In the last edition of the Cocktail Kit, we took another look at the joy of Homemade Bitters . This time, we’re looking at a seasonal cocktail delight that also has uses in number of impressive non-cocktail treats… the preserved cherry.
I posted about maraschino cherries back in ‘05, gave a bit of history and offered up a DIY recipe, but I didn’t give enough thought to one of the dastardly details that surround the maraschino cherry saga…
The fact is, the very first maraschino cherries were preserved with liqueur. This treat lost traction as the temperance movement of the early 1900s came to a head, and by 1920 — the dawn of U.S. Prohibition — maraschino cherries were manufactured without any liqueur at all.
“Less liqueur was used in processing and almond oil was substituted for some of the liqueur. Finally, the liqueur was eliminated altogether. By 1920, the American maraschino cherry was so popular that it had replaced the foreign variety in the United States."
The piece I quoted in my original maraschino post seems to indicate that liquor-soaked cherries simply lost the national popularity contest to sugar-soaked cherries. But the match-up in the date pattern indicates something different: the sugar-soaked maraschino cherry was marched in as a watered-down replacement for a treat that was just too vice-ridden for the dry 1920s to handle.
No wonder the maraschino rides high atop ice cream sundaes. No wonder it’s a necessary component of that most legendary of the goodie-goodie cocktails — the Shirley Temple .
Perhaps the maraschino is the bright-red flag of a nation attempting to return to some mythological state of innocence.
So what happened to the liquor-preserved cherries of old?
Well, other, less puritanical countries continued making them, and they’ve sustained an underground existence in homes and pantries in the U.S. As it happens, those little demon berries are in my kitchen and in my cocktails right now.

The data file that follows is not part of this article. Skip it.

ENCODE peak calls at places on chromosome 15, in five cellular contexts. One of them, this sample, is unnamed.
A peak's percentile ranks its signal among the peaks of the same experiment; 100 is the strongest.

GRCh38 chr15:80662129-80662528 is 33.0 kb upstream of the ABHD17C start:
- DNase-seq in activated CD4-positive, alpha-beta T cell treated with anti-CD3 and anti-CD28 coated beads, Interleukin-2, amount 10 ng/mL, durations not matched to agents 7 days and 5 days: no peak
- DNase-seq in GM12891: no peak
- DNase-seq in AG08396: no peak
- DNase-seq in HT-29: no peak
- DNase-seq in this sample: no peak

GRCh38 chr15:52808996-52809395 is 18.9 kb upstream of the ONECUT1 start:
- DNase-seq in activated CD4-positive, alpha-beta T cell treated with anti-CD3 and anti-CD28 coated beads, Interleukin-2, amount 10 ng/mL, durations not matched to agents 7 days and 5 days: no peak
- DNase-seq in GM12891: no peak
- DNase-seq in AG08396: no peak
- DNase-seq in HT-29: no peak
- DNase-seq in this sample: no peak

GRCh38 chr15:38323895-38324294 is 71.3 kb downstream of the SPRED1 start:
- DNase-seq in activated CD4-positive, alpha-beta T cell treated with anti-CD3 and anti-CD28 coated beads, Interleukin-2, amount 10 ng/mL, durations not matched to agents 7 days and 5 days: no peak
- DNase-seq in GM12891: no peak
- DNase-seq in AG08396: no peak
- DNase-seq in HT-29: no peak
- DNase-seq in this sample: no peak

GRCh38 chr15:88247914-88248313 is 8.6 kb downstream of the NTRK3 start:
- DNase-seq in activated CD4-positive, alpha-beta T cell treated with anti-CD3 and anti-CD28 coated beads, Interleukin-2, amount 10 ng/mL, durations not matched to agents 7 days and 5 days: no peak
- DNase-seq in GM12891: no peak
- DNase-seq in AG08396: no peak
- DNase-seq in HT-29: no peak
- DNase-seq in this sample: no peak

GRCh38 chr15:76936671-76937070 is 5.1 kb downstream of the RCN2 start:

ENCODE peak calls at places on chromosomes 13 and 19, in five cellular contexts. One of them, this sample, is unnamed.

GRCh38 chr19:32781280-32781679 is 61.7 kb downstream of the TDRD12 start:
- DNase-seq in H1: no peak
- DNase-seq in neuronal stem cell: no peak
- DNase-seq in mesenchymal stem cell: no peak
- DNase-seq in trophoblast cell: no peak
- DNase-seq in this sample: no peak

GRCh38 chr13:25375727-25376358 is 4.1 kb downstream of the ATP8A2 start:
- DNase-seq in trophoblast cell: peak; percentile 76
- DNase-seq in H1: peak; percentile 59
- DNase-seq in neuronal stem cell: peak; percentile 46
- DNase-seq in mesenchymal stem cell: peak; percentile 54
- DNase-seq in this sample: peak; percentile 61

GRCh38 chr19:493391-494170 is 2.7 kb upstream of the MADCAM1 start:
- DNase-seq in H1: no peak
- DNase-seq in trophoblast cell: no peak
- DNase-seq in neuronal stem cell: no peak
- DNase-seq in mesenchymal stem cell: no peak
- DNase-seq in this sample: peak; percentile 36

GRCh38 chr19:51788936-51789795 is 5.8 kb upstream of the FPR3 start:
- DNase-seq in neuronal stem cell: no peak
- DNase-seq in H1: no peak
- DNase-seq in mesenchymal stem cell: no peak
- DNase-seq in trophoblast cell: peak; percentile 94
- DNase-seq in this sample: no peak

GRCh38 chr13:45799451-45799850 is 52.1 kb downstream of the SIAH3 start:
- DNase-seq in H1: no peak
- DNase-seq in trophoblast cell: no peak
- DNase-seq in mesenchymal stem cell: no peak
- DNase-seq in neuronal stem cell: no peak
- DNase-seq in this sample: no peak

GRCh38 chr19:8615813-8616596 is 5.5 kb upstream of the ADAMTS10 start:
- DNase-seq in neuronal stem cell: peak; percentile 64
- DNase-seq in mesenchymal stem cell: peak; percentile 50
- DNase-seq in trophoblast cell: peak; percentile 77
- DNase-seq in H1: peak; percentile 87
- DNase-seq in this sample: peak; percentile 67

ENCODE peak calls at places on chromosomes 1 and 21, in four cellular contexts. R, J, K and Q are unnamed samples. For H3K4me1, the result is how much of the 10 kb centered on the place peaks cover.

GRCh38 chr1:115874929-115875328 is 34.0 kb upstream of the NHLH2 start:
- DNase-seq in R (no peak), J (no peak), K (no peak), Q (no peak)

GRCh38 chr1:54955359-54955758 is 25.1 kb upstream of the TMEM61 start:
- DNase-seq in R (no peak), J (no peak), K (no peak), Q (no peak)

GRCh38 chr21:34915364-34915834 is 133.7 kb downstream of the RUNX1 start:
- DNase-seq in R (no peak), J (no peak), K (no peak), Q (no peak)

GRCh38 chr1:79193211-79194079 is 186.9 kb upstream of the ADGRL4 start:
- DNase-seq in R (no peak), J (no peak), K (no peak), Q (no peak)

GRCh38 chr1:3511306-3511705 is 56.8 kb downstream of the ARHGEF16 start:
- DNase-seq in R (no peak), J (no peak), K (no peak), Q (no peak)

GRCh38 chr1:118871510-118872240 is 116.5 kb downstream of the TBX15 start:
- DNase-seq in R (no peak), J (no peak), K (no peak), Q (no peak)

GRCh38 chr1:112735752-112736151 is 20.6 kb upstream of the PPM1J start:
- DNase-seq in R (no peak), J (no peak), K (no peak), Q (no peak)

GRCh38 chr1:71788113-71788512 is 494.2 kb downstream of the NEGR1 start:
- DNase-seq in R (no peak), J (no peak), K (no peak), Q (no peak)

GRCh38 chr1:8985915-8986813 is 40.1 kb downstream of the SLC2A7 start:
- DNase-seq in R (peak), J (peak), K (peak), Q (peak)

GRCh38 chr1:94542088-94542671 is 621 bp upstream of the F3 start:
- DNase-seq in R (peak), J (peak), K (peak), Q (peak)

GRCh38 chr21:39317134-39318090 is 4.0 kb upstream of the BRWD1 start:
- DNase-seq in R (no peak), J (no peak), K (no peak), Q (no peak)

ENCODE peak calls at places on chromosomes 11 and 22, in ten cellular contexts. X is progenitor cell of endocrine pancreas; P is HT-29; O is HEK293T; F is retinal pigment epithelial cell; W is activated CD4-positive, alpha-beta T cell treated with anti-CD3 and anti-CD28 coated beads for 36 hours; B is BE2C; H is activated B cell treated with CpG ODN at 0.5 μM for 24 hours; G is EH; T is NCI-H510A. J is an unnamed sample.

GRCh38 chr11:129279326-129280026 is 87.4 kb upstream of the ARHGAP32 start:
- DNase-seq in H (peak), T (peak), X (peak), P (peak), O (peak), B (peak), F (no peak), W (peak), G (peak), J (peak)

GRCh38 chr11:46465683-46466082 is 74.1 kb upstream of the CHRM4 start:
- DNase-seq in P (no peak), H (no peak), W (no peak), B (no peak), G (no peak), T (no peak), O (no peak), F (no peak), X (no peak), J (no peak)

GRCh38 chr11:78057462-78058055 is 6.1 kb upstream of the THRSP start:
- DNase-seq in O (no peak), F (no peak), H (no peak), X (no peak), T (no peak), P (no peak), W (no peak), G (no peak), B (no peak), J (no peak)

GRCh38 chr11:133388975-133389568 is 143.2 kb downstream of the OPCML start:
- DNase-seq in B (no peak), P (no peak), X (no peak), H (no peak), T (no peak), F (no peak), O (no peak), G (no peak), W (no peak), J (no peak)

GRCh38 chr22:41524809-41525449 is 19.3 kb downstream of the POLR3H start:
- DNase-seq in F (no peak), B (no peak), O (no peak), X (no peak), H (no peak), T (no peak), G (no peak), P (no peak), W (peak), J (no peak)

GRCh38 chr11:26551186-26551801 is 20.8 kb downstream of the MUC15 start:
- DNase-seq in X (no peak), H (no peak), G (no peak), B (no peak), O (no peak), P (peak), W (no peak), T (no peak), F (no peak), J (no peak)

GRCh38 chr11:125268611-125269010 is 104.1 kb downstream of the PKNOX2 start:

Brandied cherries continue to be popular Southern treats (particularly when they’re covered in chocolate), but you can also do what I do: preserve ‘em with bourbon.
Cherry season is coming right up, so now’s the time to take a Sunday afternoon and make up a few batches. Enjoy some now and save some for the holidays. Little jars of bourbon cherries make great gifts alongside a couple of cool cocktail or dessert recipes.
The biggest part of the task is simply pitting the fruits. Either do it by hand (just cut a 1/2-inch slice into each cherry along the stem end and dig out the pits), or invest in a cherry pitter. (Note: I’ve also seen a very clever trick in which you set a whole cherry on the mouth of a soda/wine bottle and use a chopstick to poke the pit through so it drops into the bottle. Quick and clever!)
Preserved Bourbon Cherries
2 lb sweet cherries
1/3 cup sugar
1/3 cup water
1 Tbsp lemon juice
1/2 cup bourbon whiskey or brandy 1 cinnamon stick (optional)
1-2 whole star anise (optional)
- Wash and pit the cherries.
- In a large saucepan, combine sugar, water, lemon juice and spices (if using).
- Bring the mixture to a boil before reducing the heat to a simmer. Add cherries and simmer for 5 minutes.
- Remove cherry mix from the heat, and stir in the whiskey/brandy.
- Pack the hot cherries and syrup into sterilized jars, leaving some headspace.
- Cap the jars, and if you’re planning to can them, simmer for about 15 minutes in a bath of boiling water. If not, just cool and store the jars in the refrigerator.
Bourbon cherries make punchier stand-ins for their maraschino counterparts, or use them to top ice cream… or even sautéed duck breast.